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What is the Origin of the Universe?

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Anemynous 7 Apr 14

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0

The voting survey states the Big Bang incorrectly. Science does not say there was no time before the big bang, it says time as we know it did not exist. In fact a scientific theory of expansion then contraction and a new big bang certainly says time did exist before the big bang. But I haven't seen anything yet that measures anything prior tot he big bang.

My description is not incorrect. Some physicists interpret the singularity to mean that there were no “moments” prior to the Big Bang. The Bang/crunch “theory” you mention “in fact” is not in any way evidenced, substantiated, or popularly accepted. It’s just a speculation of what might be... like higher spatial dimensions, multiverses, parallel realities... fun “sciency” things to think about, that are just fancy speculation... there is no actual data involved. As neat as that idea is, our measurements do not support the idea of there ever being a “Big Crunch”.... presently it looks like it will keep expanding forever if we are to believe the data. To be clear, I don’t disagree with your opinion about feeling like there was a “prior” to the Big Bang .. I’m just saying it’s an opinion, not a better understanding of theoretical physics.

@Anemynous Expansion does seem to be winning, however the crunch theory is still very active. Last, scientist admit that when they use the term "singularity" they have no idea what they mean...... yet.

0

I'm a big banger, but who knows? Maybe reptilians just flipped a late switch on their latest science project.

0

God farted and there you go.

0

I don’t spend too much time dwelling on it, but my theory would be the Big Bang.

balou Level 8 Apr 16, 2018
0

Life is much more tenacious than we give it credit for. Yes this planet has shrugged off many life forms in its history but to think that ours is the only planet/place that life can or does exist in the universe is idiocracy. I think that life exists in one form or another in any place it possibly can. Just because it isn't 'human' or 'sentient' (in our definition of it) doesn't mean it isn't alive. I live in the desert of Arizona and all around me I see 'life' coming out of the cracks in the concrete and asphalt around me. No water, no care, no one making it happen. Everywhere I go I see 'life' coming out of the woodwork. "Life" as we know it, will in one form or another exist if it can. If it can't, it won't. Period.

0

I don't know. it's too deep for me so I keep my blinkers forced on and deal with things that I can do something about.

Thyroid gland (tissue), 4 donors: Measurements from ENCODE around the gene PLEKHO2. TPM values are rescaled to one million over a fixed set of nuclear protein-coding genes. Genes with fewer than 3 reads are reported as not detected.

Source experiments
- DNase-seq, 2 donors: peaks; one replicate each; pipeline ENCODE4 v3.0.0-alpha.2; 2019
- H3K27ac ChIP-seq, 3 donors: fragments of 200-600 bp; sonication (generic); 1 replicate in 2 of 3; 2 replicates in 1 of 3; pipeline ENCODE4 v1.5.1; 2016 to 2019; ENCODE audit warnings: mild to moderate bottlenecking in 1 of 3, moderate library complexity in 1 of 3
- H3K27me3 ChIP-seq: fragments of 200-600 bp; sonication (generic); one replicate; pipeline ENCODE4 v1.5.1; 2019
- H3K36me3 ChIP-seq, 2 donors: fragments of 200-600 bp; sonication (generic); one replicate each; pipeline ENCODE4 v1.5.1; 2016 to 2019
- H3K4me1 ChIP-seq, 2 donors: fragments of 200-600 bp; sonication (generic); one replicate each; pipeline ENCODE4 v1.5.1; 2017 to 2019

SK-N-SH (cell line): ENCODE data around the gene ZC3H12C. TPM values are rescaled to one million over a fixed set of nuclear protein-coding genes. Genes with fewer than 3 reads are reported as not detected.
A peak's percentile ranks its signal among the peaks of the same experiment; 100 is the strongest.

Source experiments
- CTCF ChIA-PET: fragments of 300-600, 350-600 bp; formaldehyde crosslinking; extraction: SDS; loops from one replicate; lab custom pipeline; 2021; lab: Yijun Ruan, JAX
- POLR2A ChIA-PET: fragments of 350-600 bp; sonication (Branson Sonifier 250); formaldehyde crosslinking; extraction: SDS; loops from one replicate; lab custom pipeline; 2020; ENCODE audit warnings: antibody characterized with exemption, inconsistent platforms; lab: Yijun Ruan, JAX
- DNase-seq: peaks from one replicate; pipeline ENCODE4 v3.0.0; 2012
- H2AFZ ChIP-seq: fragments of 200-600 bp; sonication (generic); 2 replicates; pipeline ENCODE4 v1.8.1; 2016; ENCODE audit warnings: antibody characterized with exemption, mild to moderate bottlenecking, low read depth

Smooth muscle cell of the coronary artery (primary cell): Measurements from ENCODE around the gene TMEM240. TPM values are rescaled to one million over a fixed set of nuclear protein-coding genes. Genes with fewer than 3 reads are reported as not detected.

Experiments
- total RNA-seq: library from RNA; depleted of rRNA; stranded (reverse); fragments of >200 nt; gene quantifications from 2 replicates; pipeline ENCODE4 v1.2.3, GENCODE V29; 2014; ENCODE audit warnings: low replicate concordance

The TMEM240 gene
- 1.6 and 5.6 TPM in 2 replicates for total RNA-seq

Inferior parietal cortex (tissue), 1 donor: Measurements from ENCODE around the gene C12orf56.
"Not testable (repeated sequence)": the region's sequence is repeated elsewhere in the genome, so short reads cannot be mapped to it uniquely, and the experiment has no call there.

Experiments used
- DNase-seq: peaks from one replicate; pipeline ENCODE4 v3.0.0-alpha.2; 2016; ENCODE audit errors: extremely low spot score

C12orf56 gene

1

I lean toward BBT, but really who knows? Altho, BSD sitting around, bored, decides to start a universe but obviously has no solid plan on where to go with it isn't actually an option for me.

1

Someone asked the Dali Lama if Buddhists believed in the BBT, and he answered, “yes, but bang, bang, bang.”

Yes... I can imagine two perpetual models. One would be the same universe constantly "banging" and "crunching" through infinite time... The other would be a multiverse where the most apt analogy I can think of is boiling fluid, where each universe is a "bubble" in the boil. right now, I think evidence is leaning more towards the latter (if either of them at all), though I am fond of the former myself. Hey, maybe both? Maybe each multiverse "bubble" is also banging and crunching...

I think there’s a fair amount of evidence for the BB, but I’m certainly unqualified to evaluate it. I’d prefer it if there were some evidence for a first cause, a trigger. Otherwise, it all seems like mysticism to me. In trillions of galactic/universe revolutions, I can imagine that random chance eventually brings circumstances together in such a way that anything is possible, but I can’t see how that could occur after the heat death of the universe.
As for parallel universes, it all seems like total speculation at this time. I’d love to hear about anything substantive.

1

I vote "No Origin" in that there are none theorized that make sense to me, nor are there any worth pursuing advanced degrees based on incomplete and humanly fallible data. It's fun to ponder but a complete waste of time to try to "prove", at least at this point in our evolution.

2

You are missing an option. "We don't know. Humans currently lack the technology to determine or prove a theory about the beginning of the universe."

1